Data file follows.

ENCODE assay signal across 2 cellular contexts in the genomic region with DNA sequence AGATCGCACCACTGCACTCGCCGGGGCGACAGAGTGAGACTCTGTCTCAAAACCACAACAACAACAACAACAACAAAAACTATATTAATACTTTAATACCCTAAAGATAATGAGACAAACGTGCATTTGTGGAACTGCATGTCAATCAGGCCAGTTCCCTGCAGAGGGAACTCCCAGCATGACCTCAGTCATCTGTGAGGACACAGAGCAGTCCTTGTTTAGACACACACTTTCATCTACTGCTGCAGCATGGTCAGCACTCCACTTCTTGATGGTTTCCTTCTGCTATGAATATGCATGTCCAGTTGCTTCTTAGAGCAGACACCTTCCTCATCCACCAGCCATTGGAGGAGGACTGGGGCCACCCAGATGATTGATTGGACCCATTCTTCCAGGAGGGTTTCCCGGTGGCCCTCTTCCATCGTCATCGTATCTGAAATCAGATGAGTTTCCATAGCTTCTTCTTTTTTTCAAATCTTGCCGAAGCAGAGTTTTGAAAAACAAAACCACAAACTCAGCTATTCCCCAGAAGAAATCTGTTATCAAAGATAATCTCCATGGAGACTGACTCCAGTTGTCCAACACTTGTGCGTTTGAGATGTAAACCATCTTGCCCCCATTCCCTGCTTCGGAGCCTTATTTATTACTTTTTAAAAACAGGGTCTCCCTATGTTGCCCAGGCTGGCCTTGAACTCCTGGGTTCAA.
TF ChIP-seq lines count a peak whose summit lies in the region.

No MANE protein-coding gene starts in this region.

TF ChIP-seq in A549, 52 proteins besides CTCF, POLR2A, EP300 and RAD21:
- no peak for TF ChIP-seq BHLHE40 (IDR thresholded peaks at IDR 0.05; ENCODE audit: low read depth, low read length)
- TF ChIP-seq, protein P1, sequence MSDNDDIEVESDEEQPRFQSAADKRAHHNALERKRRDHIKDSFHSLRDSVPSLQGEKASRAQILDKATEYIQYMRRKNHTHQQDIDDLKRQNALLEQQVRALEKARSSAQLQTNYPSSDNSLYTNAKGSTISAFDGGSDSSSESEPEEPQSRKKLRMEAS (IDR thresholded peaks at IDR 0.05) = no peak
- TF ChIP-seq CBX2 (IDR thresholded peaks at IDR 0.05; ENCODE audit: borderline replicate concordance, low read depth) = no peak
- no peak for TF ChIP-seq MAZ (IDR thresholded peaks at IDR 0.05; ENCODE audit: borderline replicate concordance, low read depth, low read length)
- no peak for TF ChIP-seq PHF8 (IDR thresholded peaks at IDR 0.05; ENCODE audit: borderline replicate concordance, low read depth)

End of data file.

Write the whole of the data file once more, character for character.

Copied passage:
ENCODE assay signal across 2 cellular contexts in the genomic region with DNA sequence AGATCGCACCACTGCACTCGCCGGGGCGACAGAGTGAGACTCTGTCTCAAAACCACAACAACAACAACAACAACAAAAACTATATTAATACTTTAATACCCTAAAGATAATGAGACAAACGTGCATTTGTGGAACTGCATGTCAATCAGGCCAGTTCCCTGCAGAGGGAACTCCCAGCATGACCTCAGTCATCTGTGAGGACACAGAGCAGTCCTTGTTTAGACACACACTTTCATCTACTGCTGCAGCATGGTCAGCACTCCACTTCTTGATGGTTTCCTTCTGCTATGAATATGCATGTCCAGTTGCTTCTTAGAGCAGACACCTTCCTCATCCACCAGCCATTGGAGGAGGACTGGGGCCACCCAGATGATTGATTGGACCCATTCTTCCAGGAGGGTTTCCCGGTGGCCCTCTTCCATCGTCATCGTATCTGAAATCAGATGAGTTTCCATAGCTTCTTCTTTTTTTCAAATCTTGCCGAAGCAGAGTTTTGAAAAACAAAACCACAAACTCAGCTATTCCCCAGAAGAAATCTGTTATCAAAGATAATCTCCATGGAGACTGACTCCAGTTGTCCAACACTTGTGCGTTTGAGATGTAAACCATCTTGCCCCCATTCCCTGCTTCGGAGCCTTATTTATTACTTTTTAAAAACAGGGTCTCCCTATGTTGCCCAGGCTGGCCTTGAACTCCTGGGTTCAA.
TF ChIP-seq lines count a peak whose summit lies in the region.

No MANE protein-coding gene starts in this region.

TF ChIP-seq in A549, 52 proteins besides CTCF, POLR2A, EP300 and RAD21:
- no peak for TF ChIP-seq BHLHE40 (IDR thresholded peaks at IDR 0.05; ENCODE audit: low read depth, low read length)
- TF ChIP-seq, protein P1, sequence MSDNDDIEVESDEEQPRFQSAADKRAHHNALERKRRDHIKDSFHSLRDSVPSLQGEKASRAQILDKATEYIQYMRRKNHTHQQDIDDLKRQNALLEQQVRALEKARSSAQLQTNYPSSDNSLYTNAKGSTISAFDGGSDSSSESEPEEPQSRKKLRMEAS (IDR thresholded peaks at IDR 0.05) = no peak
- TF ChIP-seq CBX2 (IDR thresholded peaks at IDR 0.05; ENCODE audit: borderline replicate concordance, low read depth) = no peak
- no peak for TF ChIP-seq MAZ (IDR thresholded peaks at IDR 0.05; ENCODE audit: borderline replicate concordance, low read depth, low read length)
- no peak for TF ChIP-seq PHF8 (IDR thresholded peaks at IDR 0.05; ENCODE audit: borderline replicate concordance, low read depth)